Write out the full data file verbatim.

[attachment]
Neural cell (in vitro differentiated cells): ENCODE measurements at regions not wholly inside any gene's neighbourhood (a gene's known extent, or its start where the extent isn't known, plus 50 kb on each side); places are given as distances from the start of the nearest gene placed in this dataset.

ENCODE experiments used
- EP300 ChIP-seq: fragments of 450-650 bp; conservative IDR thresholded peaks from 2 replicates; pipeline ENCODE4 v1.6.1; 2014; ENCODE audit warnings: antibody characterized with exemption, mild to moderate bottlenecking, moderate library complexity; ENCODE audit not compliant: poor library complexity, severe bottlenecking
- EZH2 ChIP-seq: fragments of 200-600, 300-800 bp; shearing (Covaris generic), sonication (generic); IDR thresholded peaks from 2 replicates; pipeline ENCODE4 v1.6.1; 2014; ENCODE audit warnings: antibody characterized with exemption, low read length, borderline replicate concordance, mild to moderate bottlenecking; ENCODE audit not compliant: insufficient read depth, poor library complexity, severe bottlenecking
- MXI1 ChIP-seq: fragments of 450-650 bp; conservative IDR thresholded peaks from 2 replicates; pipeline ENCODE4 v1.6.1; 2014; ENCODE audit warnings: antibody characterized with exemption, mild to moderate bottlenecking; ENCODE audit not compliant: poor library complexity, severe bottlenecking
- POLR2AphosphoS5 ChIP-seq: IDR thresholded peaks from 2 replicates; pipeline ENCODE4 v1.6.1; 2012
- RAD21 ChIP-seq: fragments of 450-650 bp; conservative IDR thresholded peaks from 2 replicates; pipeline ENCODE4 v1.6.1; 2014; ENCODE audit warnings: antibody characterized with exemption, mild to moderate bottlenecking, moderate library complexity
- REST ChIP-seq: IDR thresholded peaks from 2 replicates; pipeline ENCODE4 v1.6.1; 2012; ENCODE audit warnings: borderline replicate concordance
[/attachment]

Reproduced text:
Neural cell (in vitro differentiated cells): ENCODE measurements at regions not wholly inside any gene's neighbourhood (a gene's known extent, or its start where the extent isn't known, plus 50 kb on each side); places are given as distances from the start of the nearest gene placed in this dataset.

ENCODE experiments used
- EP300 ChIP-seq: fragments of 450-650 bp; conservative IDR thresholded peaks from 2 replicates; pipeline ENCODE4 v1.6.1; 2014; ENCODE audit warnings: antibody characterized with exemption, mild to moderate bottlenecking, moderate library complexity; ENCODE audit not compliant: poor library complexity, severe bottlenecking
- EZH2 ChIP-seq: fragments of 200-600, 300-800 bp; shearing (Covaris generic), sonication (generic); IDR thresholded peaks from 2 replicates; pipeline ENCODE4 v1.6.1; 2014; ENCODE audit warnings: antibody characterized with exemption, low read length, borderline replicate concordance, mild to moderate bottlenecking; ENCODE audit not compliant: insufficient read depth, poor library complexity, severe bottlenecking
- MXI1 ChIP-seq: fragments of 450-650 bp; conservative IDR thresholded peaks from 2 replicates; pipeline ENCODE4 v1.6.1; 2014; ENCODE audit warnings: antibody characterized with exemption, mild to moderate bottlenecking; ENCODE audit not compliant: poor library complexity, severe bottlenecking
- POLR2AphosphoS5 ChIP-seq: IDR thresholded peaks from 2 replicates; pipeline ENCODE4 v1.6.1; 2012
- RAD21 ChIP-seq: fragments of 450-650 bp; conservative IDR thresholded peaks from 2 replicates; pipeline ENCODE4 v1.6.1; 2014; ENCODE audit warnings: antibody characterized with exemption, mild to moderate bottlenecking, moderate library complexity
- REST ChIP-seq: IDR thresholded peaks from 2 replicates; pipeline ENCODE4 v1.6.1; 2012; ENCODE audit warnings: borderline replicate concordance